chronological order and gives us multiple perspectives of key moments),
Van Damme attempts to be a real life “hero” to the hostages by trying
to keep them safe, all while trying very hard not to get his own head
blown off. He also attempts
to be the negotiator with the actual criminals themselves, which proves to
be a much more daunting task than even he is capable of handling.
As the pressure of captivity mounts, with no resolution in sight,
JCVD cuts ways from the action to that previously mentioned game breaking
monologue by Van Damme, where he shows behaviour that’s less akin to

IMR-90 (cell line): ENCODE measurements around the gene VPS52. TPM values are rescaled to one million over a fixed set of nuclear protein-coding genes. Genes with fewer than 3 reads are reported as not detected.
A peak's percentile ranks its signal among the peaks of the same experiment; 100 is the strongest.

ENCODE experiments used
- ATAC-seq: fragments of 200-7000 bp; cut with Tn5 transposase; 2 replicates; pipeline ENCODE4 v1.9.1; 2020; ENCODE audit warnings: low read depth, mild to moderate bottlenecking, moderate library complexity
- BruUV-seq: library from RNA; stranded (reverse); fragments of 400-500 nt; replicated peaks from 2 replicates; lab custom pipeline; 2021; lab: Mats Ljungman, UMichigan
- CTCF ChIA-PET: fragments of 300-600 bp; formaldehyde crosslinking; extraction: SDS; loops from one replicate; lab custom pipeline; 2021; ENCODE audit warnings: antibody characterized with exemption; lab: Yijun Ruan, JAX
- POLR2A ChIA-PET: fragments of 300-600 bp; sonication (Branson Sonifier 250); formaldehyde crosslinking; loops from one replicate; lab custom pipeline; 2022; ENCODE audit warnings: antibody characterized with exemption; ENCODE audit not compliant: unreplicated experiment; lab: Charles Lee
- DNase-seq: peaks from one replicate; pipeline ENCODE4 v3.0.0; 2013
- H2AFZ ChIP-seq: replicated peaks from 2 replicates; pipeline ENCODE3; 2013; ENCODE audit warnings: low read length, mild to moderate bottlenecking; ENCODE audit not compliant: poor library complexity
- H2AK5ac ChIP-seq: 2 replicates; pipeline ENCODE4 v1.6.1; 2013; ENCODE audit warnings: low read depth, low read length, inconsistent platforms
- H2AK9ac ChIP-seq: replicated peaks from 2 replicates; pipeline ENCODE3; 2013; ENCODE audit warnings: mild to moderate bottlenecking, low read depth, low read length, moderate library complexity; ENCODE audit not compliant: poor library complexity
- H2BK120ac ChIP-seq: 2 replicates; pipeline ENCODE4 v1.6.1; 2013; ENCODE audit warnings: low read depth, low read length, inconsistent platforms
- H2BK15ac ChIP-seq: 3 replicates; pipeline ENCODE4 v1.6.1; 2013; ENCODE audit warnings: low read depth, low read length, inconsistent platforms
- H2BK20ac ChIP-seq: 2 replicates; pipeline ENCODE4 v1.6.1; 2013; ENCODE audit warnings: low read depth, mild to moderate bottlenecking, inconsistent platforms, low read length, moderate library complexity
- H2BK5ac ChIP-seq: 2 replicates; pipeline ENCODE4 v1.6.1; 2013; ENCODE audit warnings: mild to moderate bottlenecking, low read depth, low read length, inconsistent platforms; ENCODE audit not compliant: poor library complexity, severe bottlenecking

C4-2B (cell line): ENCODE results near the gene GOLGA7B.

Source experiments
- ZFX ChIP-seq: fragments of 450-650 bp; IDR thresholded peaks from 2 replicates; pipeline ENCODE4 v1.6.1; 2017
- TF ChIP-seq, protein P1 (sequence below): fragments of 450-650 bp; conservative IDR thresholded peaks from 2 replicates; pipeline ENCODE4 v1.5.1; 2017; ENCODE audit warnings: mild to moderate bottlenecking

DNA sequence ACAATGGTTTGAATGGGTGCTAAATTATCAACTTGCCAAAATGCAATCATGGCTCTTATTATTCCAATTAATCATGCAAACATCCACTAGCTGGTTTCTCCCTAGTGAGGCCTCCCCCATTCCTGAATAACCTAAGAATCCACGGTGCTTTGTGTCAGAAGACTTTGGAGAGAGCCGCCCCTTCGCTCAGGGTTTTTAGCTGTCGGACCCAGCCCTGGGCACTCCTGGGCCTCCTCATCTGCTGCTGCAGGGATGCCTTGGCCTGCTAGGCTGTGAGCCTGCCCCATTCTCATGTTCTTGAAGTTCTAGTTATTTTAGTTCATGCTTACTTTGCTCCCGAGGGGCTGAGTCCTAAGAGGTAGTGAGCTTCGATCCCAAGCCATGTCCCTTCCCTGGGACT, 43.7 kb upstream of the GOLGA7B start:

martial arts-skilled action heroes and more to that of a sad, beleaguered
and troubled man that is scared shitless.
has some familiar elements of the action/hostage standoff thriller genre,
to be sure. There is the
scheming and mentally unstable villain, the good cop on the outside that
is trying to make sense of it all, and a mob-like atmosphere on the
outside of the post office that predictably emphasizes with the
villains. Yet, the irony here
is more tantalizing, especially considering that the crowds of spectators
immediately revere the culprit because they think that the culprit is Van
Damme, a movie star hero in their minds.
The manner with which JCVD goes beyond its petty action film
surface and emerges as a sobering and relevant dissection on the cult of
celebrity is to its credit. Part
of the underlining sadness to the film is that the “character” of Van
Damme in it is a man that is widely recognized for his failures and
successes and is now really in the media spotlight in ways he never wanted
as a “criminal.” One of